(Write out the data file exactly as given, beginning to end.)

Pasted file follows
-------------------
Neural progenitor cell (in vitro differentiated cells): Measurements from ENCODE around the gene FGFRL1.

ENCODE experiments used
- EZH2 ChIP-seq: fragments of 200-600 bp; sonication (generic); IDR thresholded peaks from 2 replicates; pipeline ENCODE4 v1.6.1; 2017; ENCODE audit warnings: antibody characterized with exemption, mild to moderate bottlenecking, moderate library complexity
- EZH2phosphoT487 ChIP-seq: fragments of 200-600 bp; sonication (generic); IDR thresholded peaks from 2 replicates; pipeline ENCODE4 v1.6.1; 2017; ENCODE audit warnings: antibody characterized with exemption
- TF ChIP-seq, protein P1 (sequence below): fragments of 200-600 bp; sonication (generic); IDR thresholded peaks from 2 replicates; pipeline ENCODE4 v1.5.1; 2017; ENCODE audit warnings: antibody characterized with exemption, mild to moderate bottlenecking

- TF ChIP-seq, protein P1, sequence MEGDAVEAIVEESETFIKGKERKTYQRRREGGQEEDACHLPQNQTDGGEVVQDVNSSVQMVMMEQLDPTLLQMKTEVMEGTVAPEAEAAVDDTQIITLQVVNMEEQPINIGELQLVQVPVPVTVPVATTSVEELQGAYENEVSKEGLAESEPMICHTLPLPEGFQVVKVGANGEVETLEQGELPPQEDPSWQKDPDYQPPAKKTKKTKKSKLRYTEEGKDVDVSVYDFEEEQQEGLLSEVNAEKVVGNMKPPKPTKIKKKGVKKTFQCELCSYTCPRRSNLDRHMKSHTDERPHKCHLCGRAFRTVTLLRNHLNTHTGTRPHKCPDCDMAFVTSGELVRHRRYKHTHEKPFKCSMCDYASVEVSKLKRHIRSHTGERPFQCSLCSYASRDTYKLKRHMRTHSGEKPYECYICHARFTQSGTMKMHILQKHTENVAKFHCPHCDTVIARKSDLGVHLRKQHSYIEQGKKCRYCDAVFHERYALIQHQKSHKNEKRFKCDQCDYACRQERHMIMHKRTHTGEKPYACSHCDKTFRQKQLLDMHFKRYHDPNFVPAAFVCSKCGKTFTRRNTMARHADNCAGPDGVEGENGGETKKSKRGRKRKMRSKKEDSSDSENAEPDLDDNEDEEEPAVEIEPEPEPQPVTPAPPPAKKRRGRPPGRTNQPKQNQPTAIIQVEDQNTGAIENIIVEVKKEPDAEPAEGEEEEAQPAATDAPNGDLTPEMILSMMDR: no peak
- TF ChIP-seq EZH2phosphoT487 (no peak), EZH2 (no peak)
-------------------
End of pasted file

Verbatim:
Neural progenitor cell (in vitro differentiated cells): Measurements from ENCODE around the gene FGFRL1.

ENCODE experiments used
- EZH2 ChIP-seq: fragments of 200-600 bp; sonication (generic); IDR thresholded peaks from 2 replicates; pipeline ENCODE4 v1.6.1; 2017; ENCODE audit warnings: antibody characterized with exemption, mild to moderate bottlenecking, moderate library complexity
- EZH2phosphoT487 ChIP-seq: fragments of 200-600 bp; sonication (generic); IDR thresholded peaks from 2 replicates; pipeline ENCODE4 v1.6.1; 2017; ENCODE audit warnings: antibody characterized with exemption
- TF ChIP-seq, protein P1 (sequence below): fragments of 200-600 bp; sonication (generic); IDR thresholded peaks from 2 replicates; pipeline ENCODE4 v1.5.1; 2017; ENCODE audit warnings: antibody characterized with exemption, mild to moderate bottlenecking

- TF ChIP-seq, protein P1, sequence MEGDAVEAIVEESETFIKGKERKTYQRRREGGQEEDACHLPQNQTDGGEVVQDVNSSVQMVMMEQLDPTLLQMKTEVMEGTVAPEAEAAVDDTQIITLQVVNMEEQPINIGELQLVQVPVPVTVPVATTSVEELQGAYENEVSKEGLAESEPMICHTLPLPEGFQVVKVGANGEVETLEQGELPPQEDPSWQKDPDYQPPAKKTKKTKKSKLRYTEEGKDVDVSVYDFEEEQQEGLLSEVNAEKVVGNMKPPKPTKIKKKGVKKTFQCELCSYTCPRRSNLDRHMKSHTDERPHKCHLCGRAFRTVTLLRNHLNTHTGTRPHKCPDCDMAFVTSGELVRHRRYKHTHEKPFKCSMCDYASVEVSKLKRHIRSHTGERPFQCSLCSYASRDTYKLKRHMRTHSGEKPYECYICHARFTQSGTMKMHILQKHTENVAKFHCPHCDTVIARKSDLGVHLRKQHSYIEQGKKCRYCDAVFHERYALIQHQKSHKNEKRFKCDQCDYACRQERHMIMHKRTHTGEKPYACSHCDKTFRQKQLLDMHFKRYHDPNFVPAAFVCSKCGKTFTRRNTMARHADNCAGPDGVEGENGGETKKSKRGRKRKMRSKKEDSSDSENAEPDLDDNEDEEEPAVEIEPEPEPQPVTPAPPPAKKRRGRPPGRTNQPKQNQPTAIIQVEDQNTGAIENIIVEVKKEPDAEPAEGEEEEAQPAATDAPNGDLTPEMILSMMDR: no peak
- TF ChIP-seq EZH2phosphoT487 (no peak), EZH2 (no peak)